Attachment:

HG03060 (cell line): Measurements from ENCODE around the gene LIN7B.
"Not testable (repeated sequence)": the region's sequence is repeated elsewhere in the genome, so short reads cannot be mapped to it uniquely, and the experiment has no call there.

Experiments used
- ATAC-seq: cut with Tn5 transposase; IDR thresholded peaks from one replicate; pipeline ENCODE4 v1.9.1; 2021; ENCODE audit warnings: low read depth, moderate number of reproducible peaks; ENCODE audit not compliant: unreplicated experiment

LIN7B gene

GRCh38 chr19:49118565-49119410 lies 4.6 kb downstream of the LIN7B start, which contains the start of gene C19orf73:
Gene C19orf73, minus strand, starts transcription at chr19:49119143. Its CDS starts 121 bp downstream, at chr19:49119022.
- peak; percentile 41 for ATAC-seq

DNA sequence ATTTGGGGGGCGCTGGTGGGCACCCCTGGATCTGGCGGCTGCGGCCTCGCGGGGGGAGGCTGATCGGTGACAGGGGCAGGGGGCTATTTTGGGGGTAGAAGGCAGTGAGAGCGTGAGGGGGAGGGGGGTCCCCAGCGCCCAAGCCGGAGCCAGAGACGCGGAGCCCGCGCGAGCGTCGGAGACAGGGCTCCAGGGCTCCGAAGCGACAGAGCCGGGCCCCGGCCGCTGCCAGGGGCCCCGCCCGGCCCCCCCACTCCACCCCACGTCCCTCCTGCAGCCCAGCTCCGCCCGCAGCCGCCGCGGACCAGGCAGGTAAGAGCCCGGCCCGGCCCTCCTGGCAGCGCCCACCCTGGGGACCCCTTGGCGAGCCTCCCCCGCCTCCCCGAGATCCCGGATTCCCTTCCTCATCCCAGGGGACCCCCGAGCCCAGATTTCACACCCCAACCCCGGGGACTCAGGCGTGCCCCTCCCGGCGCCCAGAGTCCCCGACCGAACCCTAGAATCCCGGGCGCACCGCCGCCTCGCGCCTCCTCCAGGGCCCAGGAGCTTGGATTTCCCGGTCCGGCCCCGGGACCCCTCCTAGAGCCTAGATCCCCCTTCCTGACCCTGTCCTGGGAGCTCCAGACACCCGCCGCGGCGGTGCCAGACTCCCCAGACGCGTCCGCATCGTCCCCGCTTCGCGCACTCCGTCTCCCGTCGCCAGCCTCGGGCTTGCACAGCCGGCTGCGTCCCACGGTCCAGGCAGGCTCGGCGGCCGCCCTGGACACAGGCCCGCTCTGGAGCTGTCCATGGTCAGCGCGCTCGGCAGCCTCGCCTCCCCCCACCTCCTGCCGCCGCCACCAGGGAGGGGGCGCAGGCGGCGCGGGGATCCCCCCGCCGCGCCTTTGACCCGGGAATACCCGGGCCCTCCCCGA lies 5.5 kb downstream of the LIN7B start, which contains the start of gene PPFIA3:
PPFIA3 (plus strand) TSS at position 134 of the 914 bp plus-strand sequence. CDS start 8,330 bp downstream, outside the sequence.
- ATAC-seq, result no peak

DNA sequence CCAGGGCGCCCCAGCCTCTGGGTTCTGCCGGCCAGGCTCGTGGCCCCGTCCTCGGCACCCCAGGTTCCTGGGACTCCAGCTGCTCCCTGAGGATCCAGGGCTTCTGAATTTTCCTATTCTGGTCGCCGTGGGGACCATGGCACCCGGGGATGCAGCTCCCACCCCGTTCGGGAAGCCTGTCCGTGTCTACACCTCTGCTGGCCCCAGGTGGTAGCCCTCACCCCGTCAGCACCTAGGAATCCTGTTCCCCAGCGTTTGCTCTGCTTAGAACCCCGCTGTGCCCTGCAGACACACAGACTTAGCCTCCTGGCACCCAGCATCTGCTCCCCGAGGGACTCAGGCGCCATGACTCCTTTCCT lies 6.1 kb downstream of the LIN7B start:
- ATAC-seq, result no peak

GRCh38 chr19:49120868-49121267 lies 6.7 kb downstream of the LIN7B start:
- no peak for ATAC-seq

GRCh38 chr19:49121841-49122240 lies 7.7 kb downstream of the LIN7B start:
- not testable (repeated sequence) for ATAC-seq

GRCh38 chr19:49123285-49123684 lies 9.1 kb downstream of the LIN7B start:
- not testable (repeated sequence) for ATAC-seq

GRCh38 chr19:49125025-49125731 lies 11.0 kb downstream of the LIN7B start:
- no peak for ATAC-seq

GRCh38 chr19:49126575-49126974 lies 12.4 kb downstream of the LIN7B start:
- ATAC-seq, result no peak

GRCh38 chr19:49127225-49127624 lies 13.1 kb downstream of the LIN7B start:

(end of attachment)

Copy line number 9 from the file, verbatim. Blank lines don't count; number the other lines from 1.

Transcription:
DNA sequence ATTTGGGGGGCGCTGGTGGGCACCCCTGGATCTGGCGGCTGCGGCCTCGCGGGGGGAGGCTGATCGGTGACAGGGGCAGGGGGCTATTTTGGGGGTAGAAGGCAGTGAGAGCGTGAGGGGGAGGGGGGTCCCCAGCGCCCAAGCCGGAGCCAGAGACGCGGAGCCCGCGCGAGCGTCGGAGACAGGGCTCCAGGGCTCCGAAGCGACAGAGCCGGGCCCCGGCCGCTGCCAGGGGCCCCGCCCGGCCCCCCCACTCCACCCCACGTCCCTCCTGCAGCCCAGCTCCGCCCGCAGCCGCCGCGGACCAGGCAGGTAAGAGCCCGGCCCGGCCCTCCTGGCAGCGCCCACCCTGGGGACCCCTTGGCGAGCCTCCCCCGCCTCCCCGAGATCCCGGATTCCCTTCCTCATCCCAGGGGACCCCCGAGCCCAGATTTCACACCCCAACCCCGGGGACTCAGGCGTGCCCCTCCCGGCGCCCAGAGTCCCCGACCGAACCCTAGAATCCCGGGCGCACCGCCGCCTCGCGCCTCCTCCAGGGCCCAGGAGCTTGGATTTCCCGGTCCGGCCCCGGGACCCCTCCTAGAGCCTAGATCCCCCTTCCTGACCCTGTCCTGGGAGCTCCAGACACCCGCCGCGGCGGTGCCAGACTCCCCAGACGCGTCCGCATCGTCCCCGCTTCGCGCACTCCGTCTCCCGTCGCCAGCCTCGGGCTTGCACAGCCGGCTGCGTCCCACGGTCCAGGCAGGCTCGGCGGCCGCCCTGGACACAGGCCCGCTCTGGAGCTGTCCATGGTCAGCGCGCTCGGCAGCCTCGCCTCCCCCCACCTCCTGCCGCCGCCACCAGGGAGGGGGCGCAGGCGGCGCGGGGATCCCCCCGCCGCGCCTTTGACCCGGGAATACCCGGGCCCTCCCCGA lies 5.5 kb downstream of the LIN7B start, which contains the start of gene PPFIA3: